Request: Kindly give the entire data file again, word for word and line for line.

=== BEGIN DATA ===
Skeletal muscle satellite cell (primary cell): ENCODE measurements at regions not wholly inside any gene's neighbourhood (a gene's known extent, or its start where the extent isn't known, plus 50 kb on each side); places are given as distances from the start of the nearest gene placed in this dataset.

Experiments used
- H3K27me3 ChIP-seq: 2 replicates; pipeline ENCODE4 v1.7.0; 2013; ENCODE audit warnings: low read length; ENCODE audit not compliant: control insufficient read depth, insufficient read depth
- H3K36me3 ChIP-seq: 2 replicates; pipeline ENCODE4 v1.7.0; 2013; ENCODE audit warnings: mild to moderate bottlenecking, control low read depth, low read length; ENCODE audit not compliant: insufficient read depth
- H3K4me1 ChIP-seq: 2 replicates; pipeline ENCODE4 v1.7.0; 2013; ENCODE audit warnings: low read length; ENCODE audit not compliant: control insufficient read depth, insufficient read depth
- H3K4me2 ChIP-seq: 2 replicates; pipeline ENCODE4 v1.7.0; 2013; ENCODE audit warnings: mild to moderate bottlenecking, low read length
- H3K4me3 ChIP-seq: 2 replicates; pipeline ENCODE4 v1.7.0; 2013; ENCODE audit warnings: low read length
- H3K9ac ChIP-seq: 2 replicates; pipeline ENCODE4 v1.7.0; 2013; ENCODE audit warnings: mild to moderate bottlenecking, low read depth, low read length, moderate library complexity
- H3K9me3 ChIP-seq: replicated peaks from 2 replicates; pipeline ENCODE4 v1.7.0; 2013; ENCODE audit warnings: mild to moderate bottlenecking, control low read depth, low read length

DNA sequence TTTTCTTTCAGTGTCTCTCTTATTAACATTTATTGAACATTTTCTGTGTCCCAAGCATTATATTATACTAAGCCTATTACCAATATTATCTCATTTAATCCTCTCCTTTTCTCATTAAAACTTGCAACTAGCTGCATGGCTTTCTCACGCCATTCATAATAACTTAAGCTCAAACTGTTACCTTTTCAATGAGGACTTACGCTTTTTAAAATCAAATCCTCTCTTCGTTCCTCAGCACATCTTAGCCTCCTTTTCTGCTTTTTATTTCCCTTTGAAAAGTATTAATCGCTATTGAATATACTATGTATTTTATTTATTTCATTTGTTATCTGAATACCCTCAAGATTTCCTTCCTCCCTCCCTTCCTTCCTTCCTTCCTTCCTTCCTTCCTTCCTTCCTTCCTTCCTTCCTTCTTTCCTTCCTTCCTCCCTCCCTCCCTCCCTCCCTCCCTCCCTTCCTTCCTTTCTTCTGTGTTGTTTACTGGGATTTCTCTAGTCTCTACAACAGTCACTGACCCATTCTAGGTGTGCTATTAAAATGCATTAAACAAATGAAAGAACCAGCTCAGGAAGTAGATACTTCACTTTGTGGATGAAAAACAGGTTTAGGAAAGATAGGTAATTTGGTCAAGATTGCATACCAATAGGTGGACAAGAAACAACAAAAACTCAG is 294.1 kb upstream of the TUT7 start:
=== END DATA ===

Skeletal muscle satellite cell (primary cell): ENCODE measurements at regions not wholly inside any gene's neighbourhood (a gene's known extent, or its start where the extent isn't known, plus 50 kb on each side); places are given as distances from the start of the nearest gene placed in this dataset.

Experiments used
- H3K27me3 ChIP-seq: 2 replicates; pipeline ENCODE4 v1.7.0; 2013; ENCODE audit warnings: low read length; ENCODE audit not compliant: control insufficient read depth, insufficient read depth
- H3K36me3 ChIP-seq: 2 replicates; pipeline ENCODE4 v1.7.0; 2013; ENCODE audit warnings: mild to moderate bottlenecking, control low read depth, low read length; ENCODE audit not compliant: insufficient read depth
- H3K4me1 ChIP-seq: 2 replicates; pipeline ENCODE4 v1.7.0; 2013; ENCODE audit warnings: low read length; ENCODE audit not compliant: control insufficient read depth, insufficient read depth
- H3K4me2 ChIP-seq: 2 replicates; pipeline ENCODE4 v1.7.0; 2013; ENCODE audit warnings: mild to moderate bottlenecking, low read length
- H3K4me3 ChIP-seq: 2 replicates; pipeline ENCODE4 v1.7.0; 2013; ENCODE audit warnings: low read length
- H3K9ac ChIP-seq: 2 replicates; pipeline ENCODE4 v1.7.0; 2013; ENCODE audit warnings: mild to moderate bottlenecking, low read depth, low read length, moderate library complexity
- H3K9me3 ChIP-seq: replicated peaks from 2 replicates; pipeline ENCODE4 v1.7.0; 2013; ENCODE audit warnings: mild to moderate bottlenecking, control low read depth, low read length

DNA sequence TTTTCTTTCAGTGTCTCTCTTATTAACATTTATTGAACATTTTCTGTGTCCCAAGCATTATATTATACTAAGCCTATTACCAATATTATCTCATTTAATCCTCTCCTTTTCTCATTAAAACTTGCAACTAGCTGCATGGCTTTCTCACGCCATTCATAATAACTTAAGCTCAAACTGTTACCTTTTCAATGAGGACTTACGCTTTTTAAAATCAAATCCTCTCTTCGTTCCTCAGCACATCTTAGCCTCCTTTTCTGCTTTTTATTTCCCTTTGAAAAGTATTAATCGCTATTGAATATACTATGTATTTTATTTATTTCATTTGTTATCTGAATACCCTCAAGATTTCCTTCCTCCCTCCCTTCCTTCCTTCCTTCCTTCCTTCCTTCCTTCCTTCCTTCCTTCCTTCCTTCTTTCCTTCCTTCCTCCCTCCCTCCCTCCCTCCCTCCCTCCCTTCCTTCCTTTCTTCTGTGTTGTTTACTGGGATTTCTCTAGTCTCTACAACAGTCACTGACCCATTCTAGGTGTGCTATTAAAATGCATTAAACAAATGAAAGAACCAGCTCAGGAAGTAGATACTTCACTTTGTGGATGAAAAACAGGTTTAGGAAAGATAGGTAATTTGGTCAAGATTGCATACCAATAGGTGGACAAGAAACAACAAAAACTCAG is 294.1 kb upstream of the TUT7 start: